Trejo wasn’t merely a musician; she was a guardian of tradition. Recognizing the fragility of Paiute Circle Dance songs, also known as Ghost Dance songs, she embarked on a mission to preserve them in their purest form. Consulting elders from Owyhee, Elko, McDermitt, Walker River, Battle Mountain, Nixon and Fort Hall, she ensured that the essence of these sacred tunes, stories and traditions were saved for generations to come.

Trejo’s songs are enchanting. Her transcendental vocals accompanied by the heartbeat of the hand drum encapsulate the unique landscapes of the Northern Great Basin. Rattle quivers incite chills, while Trejo’s a capella reverberations—oftentimes with the accompaniment of her daughters—can reduce the listener to tears. Her music sounds like a meadowlark calling across a soft sagebrush breeze, its tune carried between a clay-baked slot canyon. Listen to Trejo’s discography and allow yourself to be transfixed into another desert dimension. From classic hits like “Wovoka” and “Whey Di Ah Hehniya (Bear Dance)” to playful Native anthems such as “Rabbit Guts,” “Licka Ma Leg” and “What Are You Crying About,” there’s a melody to resonate with any audience.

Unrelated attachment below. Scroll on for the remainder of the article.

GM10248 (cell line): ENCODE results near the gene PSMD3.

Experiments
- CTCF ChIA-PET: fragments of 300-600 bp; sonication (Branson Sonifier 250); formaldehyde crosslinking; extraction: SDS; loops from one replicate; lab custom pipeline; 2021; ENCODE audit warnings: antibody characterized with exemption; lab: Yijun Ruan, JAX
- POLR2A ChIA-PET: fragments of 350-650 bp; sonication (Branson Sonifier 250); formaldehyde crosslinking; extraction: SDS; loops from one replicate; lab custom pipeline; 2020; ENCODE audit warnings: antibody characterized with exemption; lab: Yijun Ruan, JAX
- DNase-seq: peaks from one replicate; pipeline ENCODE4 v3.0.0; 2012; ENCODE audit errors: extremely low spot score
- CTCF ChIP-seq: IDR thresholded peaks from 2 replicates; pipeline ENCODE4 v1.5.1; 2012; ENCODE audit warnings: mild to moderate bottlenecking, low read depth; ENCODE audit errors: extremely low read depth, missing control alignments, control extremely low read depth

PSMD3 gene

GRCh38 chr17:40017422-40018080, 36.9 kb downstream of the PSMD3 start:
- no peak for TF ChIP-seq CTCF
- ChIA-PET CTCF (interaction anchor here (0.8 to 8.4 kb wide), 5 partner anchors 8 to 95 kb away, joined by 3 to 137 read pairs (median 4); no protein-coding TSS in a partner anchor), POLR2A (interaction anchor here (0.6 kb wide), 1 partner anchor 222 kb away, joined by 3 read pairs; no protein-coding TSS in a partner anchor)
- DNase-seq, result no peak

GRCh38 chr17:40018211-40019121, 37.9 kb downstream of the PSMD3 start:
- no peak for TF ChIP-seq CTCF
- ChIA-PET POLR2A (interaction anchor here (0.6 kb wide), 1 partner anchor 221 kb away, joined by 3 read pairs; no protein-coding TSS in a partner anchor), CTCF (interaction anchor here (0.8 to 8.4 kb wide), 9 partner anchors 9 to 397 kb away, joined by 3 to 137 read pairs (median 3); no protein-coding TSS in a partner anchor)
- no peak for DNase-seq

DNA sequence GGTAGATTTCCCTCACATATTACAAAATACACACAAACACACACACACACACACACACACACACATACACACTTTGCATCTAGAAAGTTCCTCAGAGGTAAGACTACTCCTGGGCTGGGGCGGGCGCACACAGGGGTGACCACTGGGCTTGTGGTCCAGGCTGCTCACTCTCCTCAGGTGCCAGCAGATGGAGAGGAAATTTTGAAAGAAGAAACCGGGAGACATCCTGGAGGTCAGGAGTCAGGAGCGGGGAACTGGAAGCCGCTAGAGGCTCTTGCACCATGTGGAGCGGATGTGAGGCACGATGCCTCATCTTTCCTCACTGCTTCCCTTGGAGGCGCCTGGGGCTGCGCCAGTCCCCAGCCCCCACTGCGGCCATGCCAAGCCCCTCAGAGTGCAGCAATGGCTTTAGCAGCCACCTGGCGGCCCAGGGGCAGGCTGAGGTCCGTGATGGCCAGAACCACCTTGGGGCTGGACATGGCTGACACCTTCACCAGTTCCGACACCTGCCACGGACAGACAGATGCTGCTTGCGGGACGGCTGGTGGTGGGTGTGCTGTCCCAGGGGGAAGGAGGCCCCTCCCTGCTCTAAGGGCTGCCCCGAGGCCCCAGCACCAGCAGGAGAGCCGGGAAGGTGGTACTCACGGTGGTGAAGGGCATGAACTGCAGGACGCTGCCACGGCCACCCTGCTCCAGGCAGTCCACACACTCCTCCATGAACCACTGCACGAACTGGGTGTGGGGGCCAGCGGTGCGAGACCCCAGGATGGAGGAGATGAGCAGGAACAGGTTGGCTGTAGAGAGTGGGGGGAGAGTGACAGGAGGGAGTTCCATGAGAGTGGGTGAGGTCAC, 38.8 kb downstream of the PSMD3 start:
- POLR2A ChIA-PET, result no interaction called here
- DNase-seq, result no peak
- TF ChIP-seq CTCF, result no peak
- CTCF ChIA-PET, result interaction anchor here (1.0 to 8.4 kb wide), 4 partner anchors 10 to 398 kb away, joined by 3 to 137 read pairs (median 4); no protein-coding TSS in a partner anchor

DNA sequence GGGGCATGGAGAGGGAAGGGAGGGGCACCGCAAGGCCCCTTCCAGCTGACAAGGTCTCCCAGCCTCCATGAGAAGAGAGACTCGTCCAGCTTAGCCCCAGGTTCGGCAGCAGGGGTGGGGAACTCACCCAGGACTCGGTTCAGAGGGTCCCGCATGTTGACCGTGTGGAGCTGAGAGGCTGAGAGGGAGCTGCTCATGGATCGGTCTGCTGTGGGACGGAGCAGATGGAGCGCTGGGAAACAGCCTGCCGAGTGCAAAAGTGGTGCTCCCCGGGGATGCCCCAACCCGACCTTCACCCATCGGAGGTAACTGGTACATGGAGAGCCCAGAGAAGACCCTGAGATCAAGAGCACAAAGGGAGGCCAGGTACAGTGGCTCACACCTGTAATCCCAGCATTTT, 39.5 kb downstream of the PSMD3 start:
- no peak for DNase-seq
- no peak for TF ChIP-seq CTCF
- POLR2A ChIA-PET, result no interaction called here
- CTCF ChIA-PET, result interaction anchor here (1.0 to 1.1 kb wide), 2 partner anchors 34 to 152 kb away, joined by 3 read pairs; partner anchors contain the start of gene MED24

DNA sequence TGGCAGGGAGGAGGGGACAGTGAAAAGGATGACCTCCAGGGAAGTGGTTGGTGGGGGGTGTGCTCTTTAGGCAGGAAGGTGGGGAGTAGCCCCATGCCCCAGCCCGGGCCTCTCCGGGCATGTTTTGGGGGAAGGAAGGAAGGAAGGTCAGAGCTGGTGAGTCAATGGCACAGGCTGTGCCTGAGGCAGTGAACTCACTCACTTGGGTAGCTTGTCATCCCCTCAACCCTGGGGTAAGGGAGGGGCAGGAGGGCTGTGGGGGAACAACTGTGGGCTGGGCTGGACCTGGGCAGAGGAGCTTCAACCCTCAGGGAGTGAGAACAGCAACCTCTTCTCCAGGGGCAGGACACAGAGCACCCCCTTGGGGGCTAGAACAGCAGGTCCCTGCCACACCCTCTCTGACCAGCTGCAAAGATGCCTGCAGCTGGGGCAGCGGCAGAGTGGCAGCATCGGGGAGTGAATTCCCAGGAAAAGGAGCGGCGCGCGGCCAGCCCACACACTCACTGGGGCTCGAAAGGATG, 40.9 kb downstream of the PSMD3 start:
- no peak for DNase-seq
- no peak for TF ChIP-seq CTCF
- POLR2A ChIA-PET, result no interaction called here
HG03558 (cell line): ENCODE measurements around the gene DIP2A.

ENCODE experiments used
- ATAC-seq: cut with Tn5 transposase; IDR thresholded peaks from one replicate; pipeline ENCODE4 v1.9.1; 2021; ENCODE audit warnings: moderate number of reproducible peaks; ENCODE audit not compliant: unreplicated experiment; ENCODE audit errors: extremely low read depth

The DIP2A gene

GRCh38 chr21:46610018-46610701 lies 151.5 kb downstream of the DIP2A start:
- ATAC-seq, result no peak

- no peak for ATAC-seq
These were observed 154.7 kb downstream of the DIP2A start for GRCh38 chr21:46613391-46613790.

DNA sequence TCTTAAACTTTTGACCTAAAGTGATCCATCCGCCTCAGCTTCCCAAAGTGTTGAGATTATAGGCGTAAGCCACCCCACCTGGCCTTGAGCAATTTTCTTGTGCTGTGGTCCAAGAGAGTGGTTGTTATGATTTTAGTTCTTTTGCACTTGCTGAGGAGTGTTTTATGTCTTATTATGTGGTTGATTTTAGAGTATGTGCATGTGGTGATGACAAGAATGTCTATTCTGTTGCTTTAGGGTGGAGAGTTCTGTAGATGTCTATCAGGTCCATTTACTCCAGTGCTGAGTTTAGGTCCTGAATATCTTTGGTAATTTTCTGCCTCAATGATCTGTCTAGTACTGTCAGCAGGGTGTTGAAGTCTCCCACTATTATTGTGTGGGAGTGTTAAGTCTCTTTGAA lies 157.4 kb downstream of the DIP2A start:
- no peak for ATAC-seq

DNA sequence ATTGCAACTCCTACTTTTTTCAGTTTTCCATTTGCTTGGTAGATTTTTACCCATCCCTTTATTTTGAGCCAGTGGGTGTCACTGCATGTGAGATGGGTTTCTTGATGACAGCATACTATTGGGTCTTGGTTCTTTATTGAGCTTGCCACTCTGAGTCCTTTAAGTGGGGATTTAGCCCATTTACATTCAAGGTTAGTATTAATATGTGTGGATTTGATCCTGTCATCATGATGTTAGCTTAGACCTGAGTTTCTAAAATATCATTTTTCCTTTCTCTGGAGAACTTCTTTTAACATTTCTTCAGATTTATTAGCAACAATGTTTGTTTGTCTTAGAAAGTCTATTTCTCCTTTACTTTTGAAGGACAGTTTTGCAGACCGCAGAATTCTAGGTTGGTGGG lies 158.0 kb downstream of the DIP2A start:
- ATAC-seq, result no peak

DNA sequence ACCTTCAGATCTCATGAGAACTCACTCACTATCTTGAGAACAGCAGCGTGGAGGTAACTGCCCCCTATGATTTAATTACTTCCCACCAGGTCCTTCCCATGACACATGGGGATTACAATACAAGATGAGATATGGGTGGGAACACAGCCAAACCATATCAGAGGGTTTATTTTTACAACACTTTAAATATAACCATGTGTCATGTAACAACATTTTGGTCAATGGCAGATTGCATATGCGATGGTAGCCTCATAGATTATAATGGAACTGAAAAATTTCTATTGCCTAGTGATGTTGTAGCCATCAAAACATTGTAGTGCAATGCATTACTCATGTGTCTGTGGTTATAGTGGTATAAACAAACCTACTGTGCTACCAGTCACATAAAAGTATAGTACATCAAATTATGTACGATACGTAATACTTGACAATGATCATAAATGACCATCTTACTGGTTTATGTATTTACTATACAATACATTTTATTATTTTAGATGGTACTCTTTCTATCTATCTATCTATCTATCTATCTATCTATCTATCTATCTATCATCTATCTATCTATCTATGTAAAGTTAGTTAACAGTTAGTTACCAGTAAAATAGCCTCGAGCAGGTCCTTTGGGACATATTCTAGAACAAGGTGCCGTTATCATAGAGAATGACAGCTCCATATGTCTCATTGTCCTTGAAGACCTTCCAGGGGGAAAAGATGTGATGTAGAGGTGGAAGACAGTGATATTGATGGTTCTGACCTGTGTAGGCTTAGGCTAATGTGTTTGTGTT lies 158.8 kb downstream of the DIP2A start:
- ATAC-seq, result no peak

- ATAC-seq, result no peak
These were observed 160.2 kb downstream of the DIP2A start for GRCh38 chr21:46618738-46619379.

We continue to be humbled by the powerful women voices like Trejo’s whose cultural preservation carries through generations. Learning from Paiute and Shoshone leaders like Trejo reminds us of the inextricable link between humans and our environment. We are not inseparable from our earthly existence and the teachings we learn from the land; whether they be captured in song, story or even a feeling one experiences, they are worth protecting.